Main Image
Wellness Center History

The San Carlos Apache Tribe's Wellness Center started as two Indian Health Services programs with only one 1/2-time master's-level position to service mental health needs and one staff member to handle substance abuse needs of the entire reservation.  As this was inadequate to service all the needs, the tribe started a program similar to a detox center (with a residence dedicated to this) and had substance abuse programs associated with the jail.  However, this was still not adequate, so in approximately 1996 the tribe decided to "638" (take over from the federal government) the provision of all mental health and substance abuse services for the San Carlos Apache people.  By utilizing 638 resources, the tribe received some financial assistance to cover start-up costs and salaries of employees.

The tribe started by dividing counseling services and resources into 3 programs:  ADAP (adult Alcohol & Drug Abuse Program), Behavioral Health (mental health services) and Teen Wellness (adolescent substance abuse services).   These three programs were initially housed in the hospital, but then moved to other buildings and free-standing trailers. However, as these clinics grew, the need for additional space became paramount.  The Tribal Council was approached about this need and they agreed to give several old BIA buildings to the programs.  Unfortunately, the buildings that were given to us had already been condemned, so the repairs required a tremendous amount of work.   In addition to these buildings, the ADAP program was able to purchase a new double-wide trailer for the provision of substance abuse services in Bylas.  Behavioral Health borrowed space in this trailer for a little while.  Then, in 2003, the tribe decided to merge ADAP, Behavioral Health, and Teen Wellness to form one integrated mental health and substance abuse outpatient treatment center.  The Wellness Center was born!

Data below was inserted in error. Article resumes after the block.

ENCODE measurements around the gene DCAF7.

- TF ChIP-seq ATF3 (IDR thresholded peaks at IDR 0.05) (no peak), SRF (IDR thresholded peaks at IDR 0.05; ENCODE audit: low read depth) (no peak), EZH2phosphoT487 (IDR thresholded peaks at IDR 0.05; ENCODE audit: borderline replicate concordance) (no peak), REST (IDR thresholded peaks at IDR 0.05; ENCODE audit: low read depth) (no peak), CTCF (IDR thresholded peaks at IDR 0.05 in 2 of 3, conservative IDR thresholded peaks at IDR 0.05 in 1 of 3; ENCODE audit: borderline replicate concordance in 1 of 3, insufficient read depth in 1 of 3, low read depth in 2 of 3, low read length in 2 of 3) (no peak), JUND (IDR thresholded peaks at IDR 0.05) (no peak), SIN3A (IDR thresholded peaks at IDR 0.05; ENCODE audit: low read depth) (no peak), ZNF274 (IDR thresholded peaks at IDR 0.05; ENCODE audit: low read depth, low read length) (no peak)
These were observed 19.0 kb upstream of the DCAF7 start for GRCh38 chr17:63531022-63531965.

Because of the expansive growth of the WC over the past few years, additional clinic space was needed.  So, in 2004-2005, the center initiated and completed a large building project that joined two existing 100-year-old tribal buildings to more than double the available clinic space.  This new space allows for centralized reception, expanded medical records space, additional offices, multiple group rooms, an art therapy space, clinician resource library, and a teaching/observation room attached to a counseling office to aid in training.  By involving the staff in the design process, the new clinic space also includes 2 round group rooms designed to simulate traditional Apache wickiups, as well as sky lights to bring natural lighting into interior spaces and outside meeting space.